Thursday, February 9, 2012

The Down side of Money Laundering



One would think that laundering drug money into local businesses would be a win win situation. Not so. In an economic slow down one would think that laundering money through construction, real estate or casinos would help boost the economy. Unfortunately, that’s not what happens and I’ll tell you why. Greed.

Everybody wants to get a better deal. Everybody wants to get a better return on their investment. They keep wanting more and more until that greed consumes them and shoots themselves in the foot. Take BCCI. The world’s largest bank collapse because of arms dealing, drug smuggling and money laundering.

But wait, if the bank was laundering drug money, wouldn’t that make it more profitable? Why did it collapse? That would be the investment fraud tied to the money laundering. We can argue about investment fraud until the cows come home. The fact is, BCCI laundered drug money and collapsed as a result.

It’s like the investment fraud the Bush family was extensively involved in. Take out a bank loan to invest in a fake company or a dry oil well. Con investors to put their money into the fake company or the over inflated dry oil well, then take off with the investors money and default on the bank loan with the promise of bailing out the bank loan with tax dollars. Ultimately this fraud steals from the tax payer as well as the investors.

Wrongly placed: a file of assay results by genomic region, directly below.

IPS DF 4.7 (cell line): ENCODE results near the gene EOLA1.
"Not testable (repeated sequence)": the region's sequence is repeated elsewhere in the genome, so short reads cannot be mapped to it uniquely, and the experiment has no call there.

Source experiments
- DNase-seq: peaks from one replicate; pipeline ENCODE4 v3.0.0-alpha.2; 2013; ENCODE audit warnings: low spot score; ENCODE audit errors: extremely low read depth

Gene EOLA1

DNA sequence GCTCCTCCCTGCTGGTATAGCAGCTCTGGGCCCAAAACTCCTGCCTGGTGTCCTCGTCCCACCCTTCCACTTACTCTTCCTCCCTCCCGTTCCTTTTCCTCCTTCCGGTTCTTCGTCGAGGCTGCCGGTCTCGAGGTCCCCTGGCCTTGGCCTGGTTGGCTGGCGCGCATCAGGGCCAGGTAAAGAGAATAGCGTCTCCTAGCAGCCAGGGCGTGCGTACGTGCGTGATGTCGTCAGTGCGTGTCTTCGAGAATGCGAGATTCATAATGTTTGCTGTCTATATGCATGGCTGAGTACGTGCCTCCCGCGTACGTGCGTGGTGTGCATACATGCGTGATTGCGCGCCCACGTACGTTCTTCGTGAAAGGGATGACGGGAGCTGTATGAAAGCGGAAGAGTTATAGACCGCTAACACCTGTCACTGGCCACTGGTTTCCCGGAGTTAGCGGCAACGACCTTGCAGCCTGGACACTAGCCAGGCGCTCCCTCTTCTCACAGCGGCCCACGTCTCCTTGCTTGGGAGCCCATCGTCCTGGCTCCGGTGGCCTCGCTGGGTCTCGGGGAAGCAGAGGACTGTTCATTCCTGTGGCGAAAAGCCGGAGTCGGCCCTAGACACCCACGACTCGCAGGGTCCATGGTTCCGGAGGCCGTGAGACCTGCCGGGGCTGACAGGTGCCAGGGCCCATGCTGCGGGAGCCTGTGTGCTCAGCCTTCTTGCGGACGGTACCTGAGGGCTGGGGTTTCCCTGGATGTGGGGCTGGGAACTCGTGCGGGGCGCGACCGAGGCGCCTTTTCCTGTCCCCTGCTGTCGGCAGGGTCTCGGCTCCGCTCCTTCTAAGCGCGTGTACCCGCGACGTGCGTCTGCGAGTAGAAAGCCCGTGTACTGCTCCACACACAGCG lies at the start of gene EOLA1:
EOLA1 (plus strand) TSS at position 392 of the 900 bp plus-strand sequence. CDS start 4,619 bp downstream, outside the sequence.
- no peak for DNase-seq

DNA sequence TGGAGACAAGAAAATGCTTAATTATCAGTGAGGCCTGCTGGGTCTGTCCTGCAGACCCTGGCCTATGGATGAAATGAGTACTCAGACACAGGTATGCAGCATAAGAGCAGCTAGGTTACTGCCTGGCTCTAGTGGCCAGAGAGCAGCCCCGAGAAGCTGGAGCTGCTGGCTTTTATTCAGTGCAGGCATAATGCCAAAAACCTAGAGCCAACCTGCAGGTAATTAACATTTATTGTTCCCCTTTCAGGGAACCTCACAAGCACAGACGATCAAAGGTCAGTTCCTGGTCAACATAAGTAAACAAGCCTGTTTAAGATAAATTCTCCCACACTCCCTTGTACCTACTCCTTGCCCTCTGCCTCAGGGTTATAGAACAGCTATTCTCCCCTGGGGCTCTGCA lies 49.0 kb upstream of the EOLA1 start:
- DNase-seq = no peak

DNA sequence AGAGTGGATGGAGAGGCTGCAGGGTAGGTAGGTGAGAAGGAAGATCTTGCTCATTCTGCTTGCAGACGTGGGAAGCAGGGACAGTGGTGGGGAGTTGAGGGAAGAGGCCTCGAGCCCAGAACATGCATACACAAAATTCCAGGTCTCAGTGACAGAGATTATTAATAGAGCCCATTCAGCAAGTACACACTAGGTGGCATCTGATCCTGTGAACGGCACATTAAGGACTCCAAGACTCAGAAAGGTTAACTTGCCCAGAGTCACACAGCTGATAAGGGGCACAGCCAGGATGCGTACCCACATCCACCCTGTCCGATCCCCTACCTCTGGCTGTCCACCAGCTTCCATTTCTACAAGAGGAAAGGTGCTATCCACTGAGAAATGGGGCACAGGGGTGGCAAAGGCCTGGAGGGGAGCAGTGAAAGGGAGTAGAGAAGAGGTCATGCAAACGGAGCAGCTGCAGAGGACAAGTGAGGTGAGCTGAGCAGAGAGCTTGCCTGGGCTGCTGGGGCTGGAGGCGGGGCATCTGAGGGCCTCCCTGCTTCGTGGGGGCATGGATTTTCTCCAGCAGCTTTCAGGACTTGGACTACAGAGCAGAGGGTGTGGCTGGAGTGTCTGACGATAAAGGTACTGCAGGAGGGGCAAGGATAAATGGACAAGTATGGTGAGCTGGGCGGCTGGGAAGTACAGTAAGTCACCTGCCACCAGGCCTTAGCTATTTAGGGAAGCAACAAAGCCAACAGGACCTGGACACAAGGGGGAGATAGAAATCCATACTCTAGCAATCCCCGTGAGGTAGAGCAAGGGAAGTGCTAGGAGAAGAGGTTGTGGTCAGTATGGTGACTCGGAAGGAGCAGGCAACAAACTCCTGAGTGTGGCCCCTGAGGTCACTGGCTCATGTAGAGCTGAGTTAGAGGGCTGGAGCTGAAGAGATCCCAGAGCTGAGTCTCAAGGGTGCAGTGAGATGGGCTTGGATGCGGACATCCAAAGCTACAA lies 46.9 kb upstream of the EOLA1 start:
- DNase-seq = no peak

Only it wasn’t just the Bush family that was involved in the reoccurring scam. Al Martin claims it was a fund raising tool for Iran contra. That means it wasn’t just Jeb Bush instructing him how to commit the fraud, it was Oliver North and Richard Secord as well.

Richard Secord was Oliver North’s boss. It wasn’t just Oliver North and Richard Secord either. All Martin claims that when the large Texas banks crashed in the /80’s, the Agency defaulted on many loans it took out through paper shell companies not because they didn’t have the money but because they ripped off the bank as a means of fundraising for covert operations.

The problem with laundering drug money is that they always over reach and couple it with investment fraud in efforts to double their money. Catherine Austin Fitts refers to this as the tapeworm economy. She says most people are afraid to stop the money laundering on Wall Street because they are tricked into thinking their investments and their RRSPs will go down when in reality, the opposite is true. Investment fraud destabilizes the market.

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